Severe acute respiratory distress syndrome (ARDS) can be caused by a number of inciting factors including COVID-19, bacterial pneumonia, pancreatitis, and trauma [1, 2]. Conventional management for ARDS includes prone positioning, low stretch ventilation, and deep sedation. Venovenous extracorporeal membrane oxygenation (V-V ECMO) can be used in severe cases of ARDS. Thus far 14,861 COVID patients worldwide have been managed with ECMO and in-hospital mortality is 47% while non-COVID ECMO mortality is approximately 37.1% [3, 4]. Typically, a standard internal jugular-femoral vein (IJ-Fem) cannulation or dual-lumen single cannula (DLSC) V-V ECMO strategy has been used in ARDS ECMO . V-V ECMO, depending on the cannulation configuration, can have varying degrees of recirculation depending on the flow rate, proximity of the inflow to outflow cannula(s), cannula location, and cannula size. It is important to note that impaired RV physiology occurs in up to 20% of patients with ARDS and is a major determinant of recirculation and mortality [2, 6].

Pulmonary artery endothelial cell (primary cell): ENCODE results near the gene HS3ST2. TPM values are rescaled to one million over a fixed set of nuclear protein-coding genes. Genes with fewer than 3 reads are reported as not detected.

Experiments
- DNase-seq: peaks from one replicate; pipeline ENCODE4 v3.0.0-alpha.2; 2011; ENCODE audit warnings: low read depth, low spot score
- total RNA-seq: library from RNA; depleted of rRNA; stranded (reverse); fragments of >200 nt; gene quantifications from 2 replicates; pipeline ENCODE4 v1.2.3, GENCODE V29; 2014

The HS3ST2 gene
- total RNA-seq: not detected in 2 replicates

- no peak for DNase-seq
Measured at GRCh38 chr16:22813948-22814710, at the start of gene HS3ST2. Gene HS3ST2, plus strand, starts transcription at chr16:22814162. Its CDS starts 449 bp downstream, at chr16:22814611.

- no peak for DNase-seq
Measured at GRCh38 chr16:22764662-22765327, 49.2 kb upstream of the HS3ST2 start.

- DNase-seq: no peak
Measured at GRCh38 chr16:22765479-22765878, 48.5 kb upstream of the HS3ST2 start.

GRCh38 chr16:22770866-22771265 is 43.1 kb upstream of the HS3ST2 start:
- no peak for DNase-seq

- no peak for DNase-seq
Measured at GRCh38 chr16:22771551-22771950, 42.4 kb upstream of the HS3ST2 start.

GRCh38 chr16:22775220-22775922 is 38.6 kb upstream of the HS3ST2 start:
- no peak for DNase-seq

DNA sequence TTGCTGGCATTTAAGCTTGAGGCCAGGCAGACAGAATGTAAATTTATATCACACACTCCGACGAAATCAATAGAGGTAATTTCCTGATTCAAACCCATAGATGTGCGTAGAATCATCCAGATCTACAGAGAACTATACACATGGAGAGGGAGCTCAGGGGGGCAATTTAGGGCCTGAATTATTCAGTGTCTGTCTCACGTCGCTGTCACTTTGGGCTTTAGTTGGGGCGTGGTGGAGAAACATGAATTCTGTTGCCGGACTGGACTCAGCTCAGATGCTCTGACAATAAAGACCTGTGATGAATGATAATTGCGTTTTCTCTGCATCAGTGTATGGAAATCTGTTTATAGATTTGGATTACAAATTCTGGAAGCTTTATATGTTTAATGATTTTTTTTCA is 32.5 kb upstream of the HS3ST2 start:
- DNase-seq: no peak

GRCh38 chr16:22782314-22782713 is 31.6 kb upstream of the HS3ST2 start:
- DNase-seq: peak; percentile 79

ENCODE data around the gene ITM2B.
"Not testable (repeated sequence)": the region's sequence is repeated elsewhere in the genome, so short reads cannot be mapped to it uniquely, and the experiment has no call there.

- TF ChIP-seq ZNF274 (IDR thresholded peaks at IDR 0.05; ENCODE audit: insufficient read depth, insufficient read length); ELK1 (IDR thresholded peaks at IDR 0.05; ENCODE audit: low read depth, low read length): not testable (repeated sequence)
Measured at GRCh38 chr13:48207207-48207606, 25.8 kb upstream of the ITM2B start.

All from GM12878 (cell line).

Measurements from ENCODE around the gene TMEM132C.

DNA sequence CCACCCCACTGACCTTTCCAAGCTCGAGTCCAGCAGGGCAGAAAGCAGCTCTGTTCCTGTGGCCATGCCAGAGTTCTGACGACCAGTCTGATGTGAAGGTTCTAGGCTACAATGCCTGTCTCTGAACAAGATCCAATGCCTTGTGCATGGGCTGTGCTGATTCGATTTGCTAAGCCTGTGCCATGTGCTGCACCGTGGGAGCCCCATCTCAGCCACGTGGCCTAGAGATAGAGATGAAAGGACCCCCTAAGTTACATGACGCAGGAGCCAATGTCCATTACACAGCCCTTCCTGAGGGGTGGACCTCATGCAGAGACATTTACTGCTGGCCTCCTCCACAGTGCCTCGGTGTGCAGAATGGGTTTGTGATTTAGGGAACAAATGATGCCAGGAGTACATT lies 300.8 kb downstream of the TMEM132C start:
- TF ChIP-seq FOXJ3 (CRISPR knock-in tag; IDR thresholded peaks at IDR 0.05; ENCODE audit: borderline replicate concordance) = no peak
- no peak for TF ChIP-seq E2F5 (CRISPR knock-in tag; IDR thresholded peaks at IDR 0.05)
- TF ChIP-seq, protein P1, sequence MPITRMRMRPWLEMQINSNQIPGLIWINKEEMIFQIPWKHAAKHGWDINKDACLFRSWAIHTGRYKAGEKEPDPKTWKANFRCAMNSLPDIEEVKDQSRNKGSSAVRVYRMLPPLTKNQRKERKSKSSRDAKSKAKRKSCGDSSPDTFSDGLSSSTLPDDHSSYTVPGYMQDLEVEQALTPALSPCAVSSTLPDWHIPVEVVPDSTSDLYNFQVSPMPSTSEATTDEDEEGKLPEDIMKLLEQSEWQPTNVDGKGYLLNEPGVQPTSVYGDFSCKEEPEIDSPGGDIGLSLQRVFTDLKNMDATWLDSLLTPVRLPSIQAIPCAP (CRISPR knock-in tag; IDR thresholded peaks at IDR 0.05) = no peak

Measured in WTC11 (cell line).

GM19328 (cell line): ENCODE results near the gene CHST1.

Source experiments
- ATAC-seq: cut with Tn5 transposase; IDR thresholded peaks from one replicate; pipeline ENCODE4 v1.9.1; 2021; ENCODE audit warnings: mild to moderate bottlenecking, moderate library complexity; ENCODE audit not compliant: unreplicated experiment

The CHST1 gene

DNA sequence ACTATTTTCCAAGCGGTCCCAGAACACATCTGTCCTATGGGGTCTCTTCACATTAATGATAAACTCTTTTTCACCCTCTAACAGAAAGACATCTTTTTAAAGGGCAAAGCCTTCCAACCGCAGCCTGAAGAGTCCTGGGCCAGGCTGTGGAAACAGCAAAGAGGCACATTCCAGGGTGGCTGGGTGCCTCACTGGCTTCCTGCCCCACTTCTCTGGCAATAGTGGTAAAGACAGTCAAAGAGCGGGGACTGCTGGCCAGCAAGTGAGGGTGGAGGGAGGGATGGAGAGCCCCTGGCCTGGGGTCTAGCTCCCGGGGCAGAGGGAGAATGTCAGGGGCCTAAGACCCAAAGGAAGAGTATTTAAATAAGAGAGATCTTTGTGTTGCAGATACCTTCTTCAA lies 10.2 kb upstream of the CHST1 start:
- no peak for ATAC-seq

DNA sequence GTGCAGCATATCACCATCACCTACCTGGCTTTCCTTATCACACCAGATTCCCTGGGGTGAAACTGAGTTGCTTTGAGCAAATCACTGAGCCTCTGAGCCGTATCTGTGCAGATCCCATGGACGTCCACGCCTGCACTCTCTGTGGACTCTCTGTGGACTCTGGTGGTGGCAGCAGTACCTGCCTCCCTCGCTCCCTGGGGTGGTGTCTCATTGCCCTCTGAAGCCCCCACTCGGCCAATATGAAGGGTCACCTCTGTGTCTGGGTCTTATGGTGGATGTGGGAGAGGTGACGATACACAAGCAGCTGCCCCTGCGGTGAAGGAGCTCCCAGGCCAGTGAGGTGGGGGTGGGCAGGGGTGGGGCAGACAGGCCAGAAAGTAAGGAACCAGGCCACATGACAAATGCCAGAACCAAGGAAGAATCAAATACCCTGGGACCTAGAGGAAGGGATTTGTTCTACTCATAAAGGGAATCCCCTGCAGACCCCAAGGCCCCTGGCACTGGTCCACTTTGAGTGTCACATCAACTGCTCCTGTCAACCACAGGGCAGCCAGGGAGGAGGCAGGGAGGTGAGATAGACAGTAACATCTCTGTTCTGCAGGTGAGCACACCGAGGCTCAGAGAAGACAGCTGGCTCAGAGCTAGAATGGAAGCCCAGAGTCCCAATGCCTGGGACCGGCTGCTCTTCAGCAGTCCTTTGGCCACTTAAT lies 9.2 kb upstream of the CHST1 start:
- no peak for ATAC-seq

A high incidence of acute and subacute RV failure has been observed in COVID ARDS, secondary to dramatic increases in pulmonary vascular resistance due to hypoxia, hypercarbia, lung injury. Furthermore, RV strain occurs during attempted sedation weaning when profound coughing, subjective feelings of suffocation, shortness of breath, and fluctuations in pressures can occur with rapid breathing with high inspiratory pressures and desynchrony. This can associated increased intrathoracic pressures, mechanical ventilation weaning, and clinical and subclinical pulmonary emboli associated with COVID infection [7, 8]. RV failure can primarily manifest as acute kidney or liver injury, RV dilation and RV systolic failure, worsening hemodynamics, and increasing vasoactive and inotropic medication requirements . Patients with severe COVID ARDS can also have inducible pulmonary hypertension during wake up trials, in those patients with difficulty during sedation weaning, concurrent to ventilator induced lung injury, which can result in VV ECMO recirculation. Abnormal interaction between the RV and pulmonary vasculature in ARDS is associated with adverse clinical outcomes [10, 11]. RV mechanical circulatory support bypasses blood from the RA to the PA. Oxygenated right ventricular devices (Oxy-RVAD) using a dual-lumen right atrium to pulmonary artery has been used in COVID ARDS with and without right ventricular failure [1, 12−14].